The problem with boosting production is that no amount of new regulation or increased enforcement can make fracking safe. Some percentage of well casings will fail, jeopardizing water quality. (Despite more than 100 years of experience, the oil and gas industry still builds wells that fail.) Only constant perfection can control methane emissions that add to global warming: gas escapes so easily from wells and pipelines that even if more than 99 percent of components operate perfectly, emissions still can be high because of the failure of a handful of devices.

A better choice would be to recognize that fracking imposes too many costs and decide that the practice should be banned. More communities and leaders came to this realization—and were able to overcome oil and gas industry opposition—in 2014 than in any previous year.

  • New York Governor Andrew Cuomo established a permanent moratorium on fracking in the state, parts of which lie over the Marcellus Shale. Cuomo cited concerns about the public health impacts of fracking as a prime reason for his December decision.
  • In November, voters in Denton, Texas, approved a ballot measure banning fracking within city limits. Existing wells can continue to operate, but no additional fracking can occur at those or new wells. The ban has been challenged in court by both the state of Texas and oil and gas interests.
  • Akron, Ohio, residents voted to ban fracking and the disposal of fracking wastes within city limits.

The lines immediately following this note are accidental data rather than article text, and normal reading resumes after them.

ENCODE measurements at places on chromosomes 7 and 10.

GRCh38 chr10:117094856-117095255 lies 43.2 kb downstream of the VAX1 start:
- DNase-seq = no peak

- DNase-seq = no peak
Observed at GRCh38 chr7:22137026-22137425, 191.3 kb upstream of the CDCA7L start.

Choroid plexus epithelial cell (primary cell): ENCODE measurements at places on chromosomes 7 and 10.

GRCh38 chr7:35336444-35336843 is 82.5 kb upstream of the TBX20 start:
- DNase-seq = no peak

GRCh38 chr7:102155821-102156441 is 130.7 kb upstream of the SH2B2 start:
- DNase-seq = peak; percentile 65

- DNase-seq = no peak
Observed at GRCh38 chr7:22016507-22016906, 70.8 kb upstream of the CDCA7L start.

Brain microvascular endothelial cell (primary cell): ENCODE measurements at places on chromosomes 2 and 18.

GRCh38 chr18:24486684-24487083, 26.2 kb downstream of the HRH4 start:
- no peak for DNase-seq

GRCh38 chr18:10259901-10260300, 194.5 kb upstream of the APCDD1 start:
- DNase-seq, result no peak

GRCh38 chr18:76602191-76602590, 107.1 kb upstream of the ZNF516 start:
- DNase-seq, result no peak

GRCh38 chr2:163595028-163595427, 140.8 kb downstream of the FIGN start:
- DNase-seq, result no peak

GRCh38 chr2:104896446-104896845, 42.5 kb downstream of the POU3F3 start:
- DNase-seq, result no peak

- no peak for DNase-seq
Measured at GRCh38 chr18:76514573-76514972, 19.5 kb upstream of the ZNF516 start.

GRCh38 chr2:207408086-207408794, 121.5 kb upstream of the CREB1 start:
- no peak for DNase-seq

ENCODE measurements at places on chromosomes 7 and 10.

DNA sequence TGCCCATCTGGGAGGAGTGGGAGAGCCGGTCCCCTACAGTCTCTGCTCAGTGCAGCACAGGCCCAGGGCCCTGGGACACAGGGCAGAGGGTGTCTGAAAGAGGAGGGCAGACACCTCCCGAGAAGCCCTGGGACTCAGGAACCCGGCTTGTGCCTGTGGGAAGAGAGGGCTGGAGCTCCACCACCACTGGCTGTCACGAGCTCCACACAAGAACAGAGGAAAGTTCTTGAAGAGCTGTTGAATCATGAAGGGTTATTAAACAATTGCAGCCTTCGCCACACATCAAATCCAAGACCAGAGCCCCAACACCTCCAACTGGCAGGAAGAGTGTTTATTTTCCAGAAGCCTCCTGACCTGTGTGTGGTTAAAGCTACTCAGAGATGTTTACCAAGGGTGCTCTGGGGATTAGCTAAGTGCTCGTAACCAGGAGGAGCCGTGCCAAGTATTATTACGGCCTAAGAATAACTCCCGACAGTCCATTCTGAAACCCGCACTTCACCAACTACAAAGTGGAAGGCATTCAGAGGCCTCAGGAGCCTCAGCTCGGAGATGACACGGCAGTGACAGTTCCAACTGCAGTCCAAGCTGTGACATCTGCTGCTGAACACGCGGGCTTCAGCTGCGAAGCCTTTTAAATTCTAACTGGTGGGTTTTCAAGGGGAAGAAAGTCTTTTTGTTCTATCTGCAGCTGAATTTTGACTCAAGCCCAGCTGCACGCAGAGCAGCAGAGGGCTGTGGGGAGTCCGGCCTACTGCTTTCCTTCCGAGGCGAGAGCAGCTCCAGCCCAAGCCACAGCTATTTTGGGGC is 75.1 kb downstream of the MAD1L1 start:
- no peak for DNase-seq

Oil and gas industry opposition killed several other potential bans or limits on fracking. A proposed ban in Santa Barbara, California, failed after fracking interests spent $5.7 million opposing it. In Colorado, the oil and gas industry spent $9 million in support of two pro-fracking ballot initiatives intended to counter two anti-fracking measures. To avoid a showdown during the November election, Governor Hickenlooper pushed both sides to withdraw their initiatives and thereby voters didn’t have the opportunity to weigh in on limiting fracking.

While additional regulation and restrictions on fracking appear likely in some states where fracking is already widespread, industry influence means those limits likely will be modest. In Pennsylvania, where fracking is allowed in state parks and other public land, newly elected Governor Tom Wolf has said that he opposes allowing additional wells in those places. He has also pledged to keep the Delaware River Basin off limits to fracking. In Colorado, an oil and gas task force convened by the governor is supposed to submit recommendations for possible legislative changes to fracking rules by the end of February. The impact of the task force may be limited by the tense politics that led to its formation and by the fact that its recommendations will be released just two months before the end of the legislative session.

Declining oil prices may offer an opportunity for better controls on fracking, by slowing development of new wells and creating breathing room for communities and decision-makers to take stock of the costs and benefits of the shale boom. By taking in the whole picture, it is possible that more communities will decide that fracking just isn’t worth the costs.


Elizabeth Ridlington

Associate Director and Senior Policy Analyst, Frontier Group

Elizabeth Ridlington is associate director and senior policy analyst with Frontier Group. She focuses primarily on global warming, toxics, health care and clean vehicles, and has written dozens of reports on these and other subjects. Elizabeth graduated with honors from Harvard with a degree in government. She joined Frontier Group in 2002. She lives in Northern California with her son.